Apple’s rumored “Apple Glasses” — a head-mounted augmented reality system — could have impressive audio capabilities as hinted by a newly filed patent (number 2020089008) for “display devices with multimodal audio.”
Such a device will arrive this year, next year, or 2021, depending on which rumor you believe. It may or may not have to be tethered to an iPhone to work. Other rumors say that Apple Glasses could have a custom-build Apple chip and a dedicated operating system dubbed “rOS” for “reality operating system.”
In the patent filing, Apple notes that display devices, such as wearable HMDs [head-mounted displays] typically include both video and audio systems and components to create a more complete user experience. Flexibility in audio operation is often desirable in that it allows for use of the system in a variety of settings or environments.
For example, in the context of virtual reality (VR), a more immersive audio experience may be desirable (e.g., to block out or cancel external noise), whereas in the context of augmented reality (AR) or mixed reality (MR), external noise may be of less import. Additionally, in situations or settings where privacy is a concern, the ability to choose between an intra-aural experience and an extra-aural experience may be advantageous in that it gives the user options and greater control over system operation.
Apple’s idea is to address such concerns by providing a display system that allows the user to select between a variety of audio modes to customize their experience.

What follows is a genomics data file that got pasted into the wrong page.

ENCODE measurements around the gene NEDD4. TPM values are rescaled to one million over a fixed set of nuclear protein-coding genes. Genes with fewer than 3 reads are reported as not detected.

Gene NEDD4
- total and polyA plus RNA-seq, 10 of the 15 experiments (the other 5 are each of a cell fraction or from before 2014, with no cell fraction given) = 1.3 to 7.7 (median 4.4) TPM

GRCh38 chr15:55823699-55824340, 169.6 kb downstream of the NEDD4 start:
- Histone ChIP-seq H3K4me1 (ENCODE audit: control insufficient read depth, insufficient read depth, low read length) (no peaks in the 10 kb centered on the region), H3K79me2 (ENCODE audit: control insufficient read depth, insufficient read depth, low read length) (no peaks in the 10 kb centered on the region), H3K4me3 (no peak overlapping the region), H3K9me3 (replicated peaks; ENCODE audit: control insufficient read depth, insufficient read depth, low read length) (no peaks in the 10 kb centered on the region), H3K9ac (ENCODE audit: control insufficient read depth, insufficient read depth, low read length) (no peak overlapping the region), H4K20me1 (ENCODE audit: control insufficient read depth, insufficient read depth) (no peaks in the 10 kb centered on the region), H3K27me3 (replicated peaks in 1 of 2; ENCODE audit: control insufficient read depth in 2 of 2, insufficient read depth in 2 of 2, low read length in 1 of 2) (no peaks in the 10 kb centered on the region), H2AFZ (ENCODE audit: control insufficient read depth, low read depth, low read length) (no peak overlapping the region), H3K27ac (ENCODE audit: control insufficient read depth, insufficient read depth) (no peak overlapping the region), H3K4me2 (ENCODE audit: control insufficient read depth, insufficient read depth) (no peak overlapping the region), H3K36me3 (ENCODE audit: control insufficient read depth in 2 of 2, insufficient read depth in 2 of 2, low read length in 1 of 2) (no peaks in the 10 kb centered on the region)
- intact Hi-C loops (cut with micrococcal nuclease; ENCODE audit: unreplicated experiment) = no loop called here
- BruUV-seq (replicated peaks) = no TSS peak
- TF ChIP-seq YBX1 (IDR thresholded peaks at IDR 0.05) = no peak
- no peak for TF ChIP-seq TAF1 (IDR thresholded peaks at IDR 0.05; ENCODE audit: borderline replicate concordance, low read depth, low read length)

Here’s the summary of the new patent filing; “A head-mounted display system is disclosed that includes a housing; a visual system associated with the housing to facilitate image and/or video display; a wearable support connectable to the housing; and an audio component pivotably connected to the support such that the audio component is movable between a first position in which the audio component is in general alignment with the support, and a second position in which the audio component is out of general alignment with the support.
“Movement from the first position to the second position transitions the audio component from a first mode (i.e., an extra-aural mode) in which sound is projected through a first port in communication with a driver to a user to a second mode (i.e., an intra-aural mode) in which sound is projected through a second port in communication with the driver to the user.”